Physicians were more likely to have requested additions of drugs made by companies with whose reps they had met (OR=4.9, 95%CI, 3.2 - 7.4).

JAMA 1994;271:684

Scientific versus commercial sources of influence

• Telephone questionnaire of 85 randomly selected internists in Boston area

• Questioned about two classes of drugs:

Propoxyphene analgesics

Cerebral and peripheral vasodilators.

Am J Med 1982;273:4

Scientific versus Commercial Sources of Influence

100%

90%

80%

70%

60%

50%

40%

30%

20%

10%

0%

62%

68%

4% 4%

Scientific papers Drug ads

Very important Minimally important

Am J Med 1982;273:4

Scientific versus Commercial Sources of Influence

100%

80%

60%

40%

20%

0%

71%

32%

49%

Impaired cerebral blood flow major cause of dementia

Vasodilators useful in managing

"confused geriatric patients"

Propoxyphene more potent than aspirin

Am J Med 1982;273:4

Scientific versus Commercial Sources of Influence on the Prescribing behavior of Physicians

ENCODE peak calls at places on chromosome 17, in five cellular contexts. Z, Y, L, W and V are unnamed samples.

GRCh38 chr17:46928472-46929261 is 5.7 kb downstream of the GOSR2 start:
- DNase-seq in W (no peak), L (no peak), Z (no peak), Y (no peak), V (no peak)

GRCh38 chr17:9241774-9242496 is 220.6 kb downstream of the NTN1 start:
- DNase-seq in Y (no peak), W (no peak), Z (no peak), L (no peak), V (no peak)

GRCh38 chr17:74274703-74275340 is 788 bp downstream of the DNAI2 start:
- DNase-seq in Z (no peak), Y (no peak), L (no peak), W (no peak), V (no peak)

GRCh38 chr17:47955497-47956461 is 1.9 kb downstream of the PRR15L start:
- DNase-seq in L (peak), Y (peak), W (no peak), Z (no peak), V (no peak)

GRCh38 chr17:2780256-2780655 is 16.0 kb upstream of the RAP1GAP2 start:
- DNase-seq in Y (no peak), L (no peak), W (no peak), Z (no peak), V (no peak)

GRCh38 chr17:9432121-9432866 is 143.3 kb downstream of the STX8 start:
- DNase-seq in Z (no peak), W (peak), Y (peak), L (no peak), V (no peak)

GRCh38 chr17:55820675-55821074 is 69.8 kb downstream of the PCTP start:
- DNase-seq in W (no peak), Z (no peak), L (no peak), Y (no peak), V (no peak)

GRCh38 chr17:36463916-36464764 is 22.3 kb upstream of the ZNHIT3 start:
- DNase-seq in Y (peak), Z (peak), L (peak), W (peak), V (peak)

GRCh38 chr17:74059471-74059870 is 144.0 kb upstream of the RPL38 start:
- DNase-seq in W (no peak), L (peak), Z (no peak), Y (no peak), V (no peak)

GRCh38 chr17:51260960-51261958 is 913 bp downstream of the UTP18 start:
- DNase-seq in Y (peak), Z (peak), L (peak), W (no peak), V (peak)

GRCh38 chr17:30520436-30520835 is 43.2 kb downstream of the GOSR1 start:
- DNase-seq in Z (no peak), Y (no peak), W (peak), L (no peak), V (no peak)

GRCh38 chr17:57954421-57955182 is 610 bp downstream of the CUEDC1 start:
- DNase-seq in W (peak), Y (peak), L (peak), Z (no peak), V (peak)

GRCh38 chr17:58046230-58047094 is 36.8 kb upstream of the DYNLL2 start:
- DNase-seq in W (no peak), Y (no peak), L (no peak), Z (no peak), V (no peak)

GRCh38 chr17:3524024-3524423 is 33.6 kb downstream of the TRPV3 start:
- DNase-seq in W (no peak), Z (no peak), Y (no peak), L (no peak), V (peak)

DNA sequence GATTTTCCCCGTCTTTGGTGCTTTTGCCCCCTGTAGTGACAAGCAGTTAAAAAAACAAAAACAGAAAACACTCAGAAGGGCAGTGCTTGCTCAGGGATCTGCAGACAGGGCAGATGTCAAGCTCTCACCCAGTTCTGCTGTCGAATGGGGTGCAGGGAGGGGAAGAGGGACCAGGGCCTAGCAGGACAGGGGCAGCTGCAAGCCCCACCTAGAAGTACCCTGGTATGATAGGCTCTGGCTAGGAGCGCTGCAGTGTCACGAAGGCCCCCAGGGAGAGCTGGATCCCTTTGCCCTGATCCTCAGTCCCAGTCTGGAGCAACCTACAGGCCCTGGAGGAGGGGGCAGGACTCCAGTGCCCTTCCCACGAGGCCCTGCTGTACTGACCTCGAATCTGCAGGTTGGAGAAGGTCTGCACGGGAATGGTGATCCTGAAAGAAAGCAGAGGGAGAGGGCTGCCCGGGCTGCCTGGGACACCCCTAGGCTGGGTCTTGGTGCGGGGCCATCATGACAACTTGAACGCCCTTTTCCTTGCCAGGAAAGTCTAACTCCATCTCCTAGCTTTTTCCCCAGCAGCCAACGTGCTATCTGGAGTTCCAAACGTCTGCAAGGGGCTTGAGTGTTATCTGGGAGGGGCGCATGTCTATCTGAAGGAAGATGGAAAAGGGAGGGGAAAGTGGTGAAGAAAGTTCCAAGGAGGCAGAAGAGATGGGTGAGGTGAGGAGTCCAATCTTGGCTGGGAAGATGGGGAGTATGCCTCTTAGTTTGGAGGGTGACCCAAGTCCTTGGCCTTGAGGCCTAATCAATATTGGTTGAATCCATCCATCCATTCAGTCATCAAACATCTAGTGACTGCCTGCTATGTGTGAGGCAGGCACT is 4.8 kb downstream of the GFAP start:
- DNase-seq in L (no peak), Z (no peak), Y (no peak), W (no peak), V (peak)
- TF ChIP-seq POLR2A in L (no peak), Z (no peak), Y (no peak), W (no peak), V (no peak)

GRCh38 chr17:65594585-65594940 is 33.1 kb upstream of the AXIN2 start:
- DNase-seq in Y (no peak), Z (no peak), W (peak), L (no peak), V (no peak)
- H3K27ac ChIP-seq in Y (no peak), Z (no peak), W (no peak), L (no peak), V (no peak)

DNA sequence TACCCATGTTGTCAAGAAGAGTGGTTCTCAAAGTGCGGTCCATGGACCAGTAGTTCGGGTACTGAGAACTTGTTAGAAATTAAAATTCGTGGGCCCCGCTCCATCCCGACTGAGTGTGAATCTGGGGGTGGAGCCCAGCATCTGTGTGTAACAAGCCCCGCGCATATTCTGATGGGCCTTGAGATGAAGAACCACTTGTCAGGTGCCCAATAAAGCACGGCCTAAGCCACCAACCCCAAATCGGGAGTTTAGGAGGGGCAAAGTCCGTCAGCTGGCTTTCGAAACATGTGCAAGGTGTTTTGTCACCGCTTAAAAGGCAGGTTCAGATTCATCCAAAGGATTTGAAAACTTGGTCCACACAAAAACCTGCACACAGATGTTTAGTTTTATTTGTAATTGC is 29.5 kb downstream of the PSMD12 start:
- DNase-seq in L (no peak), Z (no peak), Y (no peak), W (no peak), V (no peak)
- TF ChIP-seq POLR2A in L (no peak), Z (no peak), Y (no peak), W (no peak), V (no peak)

Were physicians who believed these drugs to be effective more likely to rely on commercial than scientific sources?

Vasodilators: Yes (p=0.006)

• Propoxyphene: No

Am J Med 1982;273:4

A Physician Survey of the Effect of Drug Sample

Availability on Physicians’ Behavior

Setting: University-based clinics at an academic medical center.

Participants: 131 of 154 general medicine and family physicians.

79 residents, 52 attendings.

Questionnaire.

• Three hypothetical clinical scenarios: Patient with uncomplicated urinary tract infection, hypertension, depression.

J Gen Int Med 2000;15:478

A physician survey of the effect of drug sample availability on physicians’ behavior

HTN scenario: